The Wisconsin State Legislature will center its focus on COVID-19 aid and redistricting policies as it pushes through another session of divided government.
The legislature convened for its 2021 session Jan. 4 and is scheduled to adjourn Dec. 31. Results of the 2020 election left Republicans with a 21-11 majority in the Senate and a 61-36 majority in the House, according to the political database Ballotpedia.
Rep. Dianne Hesselbein, D-Middleton, described the dynamic in the legislature as stagnant at times, and otherwise combative between the Republican majority in both chambers of the legislature and the Democratic governor.
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“It’s an interesting dynamic because the Republicans are in the majority but Governor Evers is a Democrat. So every bill that passes, Governor Evers has to sign or veto,” Hesselbein said. “We try to work together but it is hard to work with someone who doesn’t want to talk to you.”
Rep. David Murphy, R-Greenville, emphasized a focus on COVID-19 recuperation and unemployment relief as policymakers work through the 2021 session.
Murphy is optimistic about the unemployment relief, yet expressed disappointment with some of the chosen legislative expenditures.
“The biggest thing we are working on is just trying to bring the state back from the COVID-19 crisis,” Murphy said. “One of the things that has been very difficult is handling the unemployment situation, but I am pleased to say that we passed a bill today that will be somewhat helpful with that.”
Rep. Gordon Hintz, D-Oshkosh, spoke to the importance of long-term policies in education, Medicaid and mental health, particularly during the upcoming years of pandemic recovery.
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Hintz additionally highlighted the lack of high-speed broadband internet across the state. The shift to remote education and work illustrated a lack of universal internet coverage for all citizens.
Sen. Janet Bewley, D-Mason, reinforced Hintz’s advocacy for broadband internet across Wisconsin. Bewley said her district faces everyday challenges, but they are far more extreme because of the geographic isolation of her constituents.
Bewley represents the largest and most rural district in the state and noticed the effects of lack of network especially prevalent during the virtual era of COVID-19.
“It is a very serious problem. I know in urban areas there are places where people can’t access broadband, but the hardware and connectivity are there,” Bewley said. “But in the rural area, it is a problem because the infrastructure for broadband is just not there.”
Following the 2020 census, redistricting will become a major policy topic within the Wisconsin legislature. The state’s government is presently awaiting delayed census data, which are forecasted to arrive by September, Hintz said.
Wisconsin is one of 37 states in the country that holds the legislature responsible for the redistricting process. After processing census results, legislators will work to redraw congressional and state legislative boundaries by the March 2022 deadline, according to Ballotpedia.
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The Wisconsin government additionally requires that the governor approves the maps drawn by the legislature. During the redistricting processes of the prior decades, the state’s legislature struggled to agree on district maps or the governor vetoed them entirely, according to The Badger Project.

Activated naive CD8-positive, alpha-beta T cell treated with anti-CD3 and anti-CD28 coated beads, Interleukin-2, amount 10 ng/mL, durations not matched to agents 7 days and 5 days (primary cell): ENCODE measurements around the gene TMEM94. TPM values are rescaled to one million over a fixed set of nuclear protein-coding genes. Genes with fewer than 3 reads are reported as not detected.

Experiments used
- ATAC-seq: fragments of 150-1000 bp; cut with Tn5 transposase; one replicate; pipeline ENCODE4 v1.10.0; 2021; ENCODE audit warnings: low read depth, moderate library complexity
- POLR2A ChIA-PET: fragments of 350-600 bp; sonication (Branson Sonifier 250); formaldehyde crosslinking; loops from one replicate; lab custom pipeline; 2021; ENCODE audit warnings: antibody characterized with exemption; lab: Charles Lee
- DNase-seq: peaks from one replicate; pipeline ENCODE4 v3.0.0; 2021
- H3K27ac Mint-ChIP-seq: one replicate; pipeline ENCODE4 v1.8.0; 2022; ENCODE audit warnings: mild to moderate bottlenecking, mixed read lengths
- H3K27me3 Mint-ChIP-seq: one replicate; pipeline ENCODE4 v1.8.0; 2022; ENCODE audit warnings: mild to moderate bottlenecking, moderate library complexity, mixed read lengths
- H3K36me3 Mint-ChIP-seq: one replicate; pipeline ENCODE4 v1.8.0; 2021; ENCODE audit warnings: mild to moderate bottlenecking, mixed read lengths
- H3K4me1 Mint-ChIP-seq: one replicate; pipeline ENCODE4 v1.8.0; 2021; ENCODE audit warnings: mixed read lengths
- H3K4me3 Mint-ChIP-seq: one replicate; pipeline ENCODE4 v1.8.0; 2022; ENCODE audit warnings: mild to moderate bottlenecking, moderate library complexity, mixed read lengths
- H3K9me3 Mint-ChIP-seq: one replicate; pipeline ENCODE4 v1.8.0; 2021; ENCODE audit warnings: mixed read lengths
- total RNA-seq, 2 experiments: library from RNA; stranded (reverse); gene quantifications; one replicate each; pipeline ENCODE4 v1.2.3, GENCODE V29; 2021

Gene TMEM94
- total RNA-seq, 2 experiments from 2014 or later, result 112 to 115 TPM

“In 2011, the Republicans controlled everything and they drew maps behind closed doors that were struck down by the courts, eventually going to the U.S. Supreme Court and recognized as the most gerrymandered maps in the country,” Hintz said.
The U.S. District Court for the Western District of Wisconsin found the district map for the Wisconsin State Assembly displayed an illegal partisan gerrymander utilized to “burden the representational rights of Democratic voters … by impeding their ability to translate their votes to democratic seats,” according to Ballotpedia.
Jan. 27, 2020, Gov. Tony Evers signed an executive order to create an advisory, non-partisan redistricting commission coined “The People’s Maps Commission.” The goal of the commission is to prepare congressional and state legislative district plans for consideration by the state legislature, according to The Badger Project.
Many Republicans in the Wisconsin legislature stated this commission and any effort to shift the responsibility of redistricting away from the state’s Congress is unconstitutional. Legislators argue these acts break the constitutionally vested role for the state legislature to adopt a redistricting plan, according to The Badger Project.
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“All I know is that the constitution says the legislature shall redraw maps every year and I’m assuming that the constitution hasn’t been changed, so the legislature will do exactly that,” Murphy said. “I think that the constitution is clear and anything that is different from that would be unconstitutional, in my opinion.”
Hintz argued the public’s perception of the redistricting process favors more accountability for the election system and non-partisan redistricting.
Hintz highlighted the public is active in the redistricting conversation. Many towns passed resolutions and held referendums advocating for accurate representation in the state legislature.
“Legislators need to recognize that how we elect people matters and that we recognize the people should be in charge of choosing who their representatives are,” Hintz said. “The representatives shouldn’t be in charge of choosing their voters.”